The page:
Sporadic AD has long been considered as an abnormally accelerated process of aging. From the perspective of energy state, one may also consider AD as a case of an abnormally accelerated energy decline, which at the cellular level would exhibit a more prominent down-regulation of Ca2+ signaling than in normal aging (figure 1).
Given that energy levels are necessarily reduced in aging, it should follow that during the course of aging and AD, not only energy-consuming processes are down-regulated, but also the "energy-generating" reactions as well (if the latter were normal, then the former would not decline)( figure 1). As such, factors associated with energy-generating reactions would be expected to diminish with aging and, to a greater extent, with AD. These factors are many and may include the rate of dynamic ATP generation and hydrolysis, glucose consumption, insulin and cAMP signaling (which mediate glucose oxidative degradation), and particularly, the functional integrity of mitochondria (the primary site of energy generation in the cell)(21). In this respect, it has been well-documented that insulin system, glucose consumption and mitochondrial function are impaired in AD brain (26-28). And more importantly, the impairments of energy metabolism are closely correlated with the hallmarks of AD: abnormal processing of APP and tau (29,30).
Of particular importance, these theoretical considerations, coupled with experimental observations, would lead to the prediction that the strategies that target the glucose/energy system can be used as additional approaches both for AD prevention (via its activation) and for the development of the animal models for sporadic AD (via its inhibition). Thus, it is possible that prolonged application of the agents that can gradually inhibit energy metabolism in mitochondria should eventually induce the AD-like lesions in experimental animals. Indeed, significant progress in this respect has been reported. For example, Lannert and Hoyer (31) have recently found that injection of an insulin receptor inhibitor causes long-term diminutions in learning and memory abilities in rats.
In order to generate an animal model that mimics more typical and complete spectrum of sporadic AD lesions (i.e., severe and irreversible memory loss, appearance of plaque and tangle-like changes), here we propose the following two improvements over the current protocols. First, according to our contention that energy and Ca2+ are concomitantly diminished in AD, energy metabolism-inhibiting agents (such as streptozotocin, sodium azide and rotenone)(27,32,33) may be more effective if they are applied together with the Ca2+ antagonizing drugs [e.g., NMDA receptor inhibitors and Ca2+ channel blockers as discussed previously (9)]. The cooperative actions of these inhibitors may mimic more closely the conditions in the early and progressing phase of AD, in which an array of energy/Ca2+-related or downstream factors, rather than a specific one of them, should be concomitantly dysfunctioning. Second, because AD lesions in humans occur slowly throughout the long aging process and culminate at the end stage of life, it is necessary that such experiments are conducted repeatedly and extended to the advanced stage of the animal's lifespan in order for AD-like lesions to become prominent (i.e., to create an excessive energy/Ca2+ deficit condition over that in normal aging). In addition, due to the limited lifespan of rodents, manipulation in primates should hold a greater promise to generate histological and behavioral impairments which would have resemblance to those in the human patients with AD. This could be the most critical test of our overall hypothesis.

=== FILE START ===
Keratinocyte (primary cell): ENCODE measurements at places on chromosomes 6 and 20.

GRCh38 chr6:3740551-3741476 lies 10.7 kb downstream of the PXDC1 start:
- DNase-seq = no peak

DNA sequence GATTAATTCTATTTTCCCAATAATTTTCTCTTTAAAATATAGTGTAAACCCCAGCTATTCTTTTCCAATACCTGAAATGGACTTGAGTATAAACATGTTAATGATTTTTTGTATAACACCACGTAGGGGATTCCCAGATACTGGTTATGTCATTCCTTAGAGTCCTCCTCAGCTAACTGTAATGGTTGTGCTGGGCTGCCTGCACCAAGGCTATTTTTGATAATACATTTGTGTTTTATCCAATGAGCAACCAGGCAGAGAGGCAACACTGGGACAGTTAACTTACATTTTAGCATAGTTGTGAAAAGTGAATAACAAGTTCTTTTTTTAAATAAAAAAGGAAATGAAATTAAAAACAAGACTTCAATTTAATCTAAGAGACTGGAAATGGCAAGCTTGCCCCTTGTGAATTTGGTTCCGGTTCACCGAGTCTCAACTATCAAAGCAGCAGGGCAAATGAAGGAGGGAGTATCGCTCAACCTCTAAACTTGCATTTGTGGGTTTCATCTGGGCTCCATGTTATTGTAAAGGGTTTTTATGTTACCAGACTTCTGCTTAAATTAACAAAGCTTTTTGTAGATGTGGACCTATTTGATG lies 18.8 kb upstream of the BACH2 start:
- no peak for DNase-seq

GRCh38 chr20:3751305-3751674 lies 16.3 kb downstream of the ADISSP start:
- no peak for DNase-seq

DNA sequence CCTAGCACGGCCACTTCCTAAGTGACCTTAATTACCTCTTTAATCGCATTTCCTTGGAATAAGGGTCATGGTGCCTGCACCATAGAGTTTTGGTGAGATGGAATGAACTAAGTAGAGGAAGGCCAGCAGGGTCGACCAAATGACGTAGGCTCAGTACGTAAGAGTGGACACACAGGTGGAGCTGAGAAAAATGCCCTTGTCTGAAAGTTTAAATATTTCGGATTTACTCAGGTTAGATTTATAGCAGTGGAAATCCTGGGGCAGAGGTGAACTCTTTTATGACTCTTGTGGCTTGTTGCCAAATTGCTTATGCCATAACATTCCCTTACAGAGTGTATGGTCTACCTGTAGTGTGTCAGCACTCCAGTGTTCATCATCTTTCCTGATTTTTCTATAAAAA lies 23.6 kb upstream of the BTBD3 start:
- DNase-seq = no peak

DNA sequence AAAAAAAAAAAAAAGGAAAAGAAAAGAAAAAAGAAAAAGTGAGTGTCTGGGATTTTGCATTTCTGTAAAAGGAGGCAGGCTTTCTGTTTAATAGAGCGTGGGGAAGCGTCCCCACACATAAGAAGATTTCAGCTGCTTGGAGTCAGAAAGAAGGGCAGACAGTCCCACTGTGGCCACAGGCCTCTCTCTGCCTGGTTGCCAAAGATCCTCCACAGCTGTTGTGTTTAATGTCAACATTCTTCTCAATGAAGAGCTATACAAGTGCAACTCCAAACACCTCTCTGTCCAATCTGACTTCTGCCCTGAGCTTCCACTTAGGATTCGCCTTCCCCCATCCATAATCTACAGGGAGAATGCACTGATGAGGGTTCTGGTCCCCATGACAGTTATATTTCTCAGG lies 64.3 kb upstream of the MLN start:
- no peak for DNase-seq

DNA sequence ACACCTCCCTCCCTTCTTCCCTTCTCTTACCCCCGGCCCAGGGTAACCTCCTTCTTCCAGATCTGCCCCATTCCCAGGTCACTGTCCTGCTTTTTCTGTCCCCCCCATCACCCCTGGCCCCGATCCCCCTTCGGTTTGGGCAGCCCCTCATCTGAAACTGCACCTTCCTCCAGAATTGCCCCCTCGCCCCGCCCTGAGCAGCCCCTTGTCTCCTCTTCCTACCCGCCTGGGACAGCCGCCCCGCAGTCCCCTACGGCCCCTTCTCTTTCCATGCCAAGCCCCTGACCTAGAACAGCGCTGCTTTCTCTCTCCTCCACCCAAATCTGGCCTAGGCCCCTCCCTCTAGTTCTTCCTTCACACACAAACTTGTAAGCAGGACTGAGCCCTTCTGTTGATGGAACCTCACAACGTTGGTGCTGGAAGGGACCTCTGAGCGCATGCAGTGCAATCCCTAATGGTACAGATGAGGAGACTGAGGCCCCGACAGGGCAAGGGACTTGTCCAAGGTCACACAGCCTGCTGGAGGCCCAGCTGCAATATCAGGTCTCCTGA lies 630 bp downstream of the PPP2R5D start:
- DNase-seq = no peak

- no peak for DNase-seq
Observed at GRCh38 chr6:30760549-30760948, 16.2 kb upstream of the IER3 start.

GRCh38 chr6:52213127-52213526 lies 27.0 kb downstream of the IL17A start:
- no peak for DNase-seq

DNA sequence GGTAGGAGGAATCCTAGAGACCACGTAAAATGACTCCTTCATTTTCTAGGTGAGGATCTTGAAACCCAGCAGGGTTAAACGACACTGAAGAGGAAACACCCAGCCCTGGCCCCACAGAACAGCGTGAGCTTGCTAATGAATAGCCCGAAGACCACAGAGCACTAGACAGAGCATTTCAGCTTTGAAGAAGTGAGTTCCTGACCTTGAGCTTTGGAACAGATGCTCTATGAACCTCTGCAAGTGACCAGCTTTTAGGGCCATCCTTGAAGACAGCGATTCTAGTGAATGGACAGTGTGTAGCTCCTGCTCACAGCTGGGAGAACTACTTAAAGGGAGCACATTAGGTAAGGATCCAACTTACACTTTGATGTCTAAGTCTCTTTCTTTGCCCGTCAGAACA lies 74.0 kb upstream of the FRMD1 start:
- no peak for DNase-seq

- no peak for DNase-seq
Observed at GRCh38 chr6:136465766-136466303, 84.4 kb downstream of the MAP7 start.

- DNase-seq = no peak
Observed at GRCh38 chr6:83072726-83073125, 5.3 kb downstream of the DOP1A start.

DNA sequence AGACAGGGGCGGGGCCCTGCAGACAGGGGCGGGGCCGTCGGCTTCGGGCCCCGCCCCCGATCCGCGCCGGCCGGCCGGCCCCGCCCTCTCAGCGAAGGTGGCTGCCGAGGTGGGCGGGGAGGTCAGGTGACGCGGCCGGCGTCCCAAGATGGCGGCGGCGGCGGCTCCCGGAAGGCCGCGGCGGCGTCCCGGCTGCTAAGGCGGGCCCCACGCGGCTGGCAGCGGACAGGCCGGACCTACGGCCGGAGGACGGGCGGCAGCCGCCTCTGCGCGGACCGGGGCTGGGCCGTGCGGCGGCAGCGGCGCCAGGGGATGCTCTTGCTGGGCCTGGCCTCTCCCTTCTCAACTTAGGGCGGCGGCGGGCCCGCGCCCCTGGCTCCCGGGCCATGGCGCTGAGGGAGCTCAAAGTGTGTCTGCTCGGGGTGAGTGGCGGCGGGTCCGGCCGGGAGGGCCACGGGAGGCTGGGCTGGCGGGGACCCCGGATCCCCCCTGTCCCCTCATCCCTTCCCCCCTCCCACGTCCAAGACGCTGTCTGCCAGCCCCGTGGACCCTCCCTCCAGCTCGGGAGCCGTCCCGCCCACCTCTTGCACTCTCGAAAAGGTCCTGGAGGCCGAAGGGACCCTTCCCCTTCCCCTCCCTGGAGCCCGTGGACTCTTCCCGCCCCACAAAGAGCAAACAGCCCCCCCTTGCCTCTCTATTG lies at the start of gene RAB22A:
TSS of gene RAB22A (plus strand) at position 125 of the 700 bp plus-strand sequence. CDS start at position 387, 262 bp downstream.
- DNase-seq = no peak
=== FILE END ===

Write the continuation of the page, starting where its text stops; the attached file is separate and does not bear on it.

Ca2+ signaling is a fundamental mechanism of life and mediates many biochemical processes. And these Ca2+-mediated processes may also be considered as energy-dependent. Since energy levels in human life culminate at young adulthood and slowly diminish during aging, it is reasonable to anticipate that the potency of Ca2+ signaling would be down-regulated in aging and in the early stages of AD. In fact, the Ca2+-mediated processes are all reduced in the aged and AD individuals, indicating that the Ca2+ signaling potency is indeed diminished. This also implies that Aß and tau accumulation, in essence, is a natural event in aging, but not necessarily initiated by a pathological factor. Based on this and previous analyses (6-10), we propose that intracellular Ca2+ deficit most likely represents the primary and common cause for plaque and tangle accumulation underlying clinical AD (among the many contributing, secondary or individualized factors). And it is predict that this contention will be confirmed by prolonged and concomitant inhibition of energy metabolism and Ca2+ levels in the experimental animals.
We wish to thank to Drs. Ting-Yuang Wang, Jacques Durr, Xue Wang, Robert Thatcher and Greg Arsenis for stimulating discussions and helpful suggestions; and Rob Giles for illustration.